Art History Hotties: Jean Cocteau

7:00 AM

Amedeo Modigliani, Jean Cocteau, 1916

Some of you of a certain middle-age may remember when Julia Roberts married Lyle Lovett back in 1993. Conventional wisdom wondered what a beauty like Roberts could possibly be doing with a beast like Lovett; ever the contrarian, I wondered what woman was remotely cool enough to be with the wryest songwriter on the planet. Lovett was a personal musical hero, a man whose lyrics mined the sardonic and ironic as much as the Byronic. For all the tracks such as "I Married Her Just Because She Looks Like You," he'd have a heartfelt ballad like"Nobody Loves Me Like My Baby" perfect for that staple of 1990s romance - the mix-tape.

When the students said they wanted to write about Art History Hotties, I balked. Too many innuendos, too much room for run-away puns, the pictures would be too risque. The students, though, were relentless, and in the end my inner mischief trumped whatever sense of public decorum I supposedly still possess. As I read through their responses, I found myself repeatedly snickering and being reminded that Modigiani's portrait of Cocteau looked a smidge like Lyle. And then I recalled my favorite Lovett lines. In "Here I Am," old Lyle speaks the following:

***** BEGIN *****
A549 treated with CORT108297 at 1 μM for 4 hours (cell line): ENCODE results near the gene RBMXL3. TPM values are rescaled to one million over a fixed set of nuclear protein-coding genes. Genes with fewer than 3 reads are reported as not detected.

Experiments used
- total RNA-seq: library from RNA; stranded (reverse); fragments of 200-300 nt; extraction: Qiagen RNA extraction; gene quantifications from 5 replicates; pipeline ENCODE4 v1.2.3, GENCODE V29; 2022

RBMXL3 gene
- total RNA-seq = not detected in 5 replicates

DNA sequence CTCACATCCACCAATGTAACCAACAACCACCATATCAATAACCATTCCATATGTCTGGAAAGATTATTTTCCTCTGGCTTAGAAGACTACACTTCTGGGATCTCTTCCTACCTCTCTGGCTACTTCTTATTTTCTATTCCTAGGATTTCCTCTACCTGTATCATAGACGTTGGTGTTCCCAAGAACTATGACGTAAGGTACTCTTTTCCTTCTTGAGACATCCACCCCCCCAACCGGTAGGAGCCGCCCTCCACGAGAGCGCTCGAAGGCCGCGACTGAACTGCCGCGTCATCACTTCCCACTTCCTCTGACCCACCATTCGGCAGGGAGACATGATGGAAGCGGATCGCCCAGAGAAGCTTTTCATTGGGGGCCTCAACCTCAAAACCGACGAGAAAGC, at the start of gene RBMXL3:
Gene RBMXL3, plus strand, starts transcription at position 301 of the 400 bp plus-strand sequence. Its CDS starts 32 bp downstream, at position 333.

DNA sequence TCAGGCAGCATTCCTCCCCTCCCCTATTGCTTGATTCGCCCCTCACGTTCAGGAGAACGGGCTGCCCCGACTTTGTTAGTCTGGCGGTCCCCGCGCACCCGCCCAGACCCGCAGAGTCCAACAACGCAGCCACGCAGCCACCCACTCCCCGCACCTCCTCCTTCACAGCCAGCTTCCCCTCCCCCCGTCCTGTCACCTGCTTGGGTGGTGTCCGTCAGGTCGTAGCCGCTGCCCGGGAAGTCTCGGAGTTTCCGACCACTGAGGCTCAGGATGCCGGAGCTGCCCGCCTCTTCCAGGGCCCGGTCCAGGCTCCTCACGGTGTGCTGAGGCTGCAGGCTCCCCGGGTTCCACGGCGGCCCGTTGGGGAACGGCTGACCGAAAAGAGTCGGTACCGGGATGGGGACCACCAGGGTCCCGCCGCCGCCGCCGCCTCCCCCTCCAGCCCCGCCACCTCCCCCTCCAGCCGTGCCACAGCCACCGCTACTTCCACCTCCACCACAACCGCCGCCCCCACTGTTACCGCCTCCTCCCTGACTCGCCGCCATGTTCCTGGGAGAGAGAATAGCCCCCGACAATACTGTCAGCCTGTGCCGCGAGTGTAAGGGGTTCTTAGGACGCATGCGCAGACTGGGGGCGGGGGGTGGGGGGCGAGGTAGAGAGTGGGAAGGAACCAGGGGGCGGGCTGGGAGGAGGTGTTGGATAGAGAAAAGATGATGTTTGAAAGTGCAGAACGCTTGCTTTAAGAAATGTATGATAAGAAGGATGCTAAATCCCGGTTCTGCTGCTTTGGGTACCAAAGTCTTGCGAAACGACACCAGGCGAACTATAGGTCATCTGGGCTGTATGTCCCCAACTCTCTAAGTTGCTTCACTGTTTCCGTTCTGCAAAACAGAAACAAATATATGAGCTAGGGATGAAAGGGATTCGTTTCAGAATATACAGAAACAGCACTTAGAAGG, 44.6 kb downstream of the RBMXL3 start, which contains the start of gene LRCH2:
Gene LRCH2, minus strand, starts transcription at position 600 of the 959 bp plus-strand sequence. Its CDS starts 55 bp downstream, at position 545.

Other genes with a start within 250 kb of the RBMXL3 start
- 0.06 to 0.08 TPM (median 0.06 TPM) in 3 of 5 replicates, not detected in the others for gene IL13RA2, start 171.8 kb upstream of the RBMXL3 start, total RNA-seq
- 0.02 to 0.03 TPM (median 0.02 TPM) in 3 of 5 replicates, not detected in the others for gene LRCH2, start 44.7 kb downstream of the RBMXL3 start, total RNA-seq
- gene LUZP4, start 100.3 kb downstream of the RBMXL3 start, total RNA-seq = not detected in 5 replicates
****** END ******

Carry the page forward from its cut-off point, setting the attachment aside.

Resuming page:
"Given that true intellectual and emotional compatibility
Are at the very least difficult
If not impossible to come by
We could always opt for the more temporal gratification
Of sheer physical attraction.
That wouldn't make you a shallow person
Would it?"

For our purposes - no, it does not make us shallow at all. It simply makes us appreciate the beauty of the human form. Right? Right. makes us appreciate the hot human form. 

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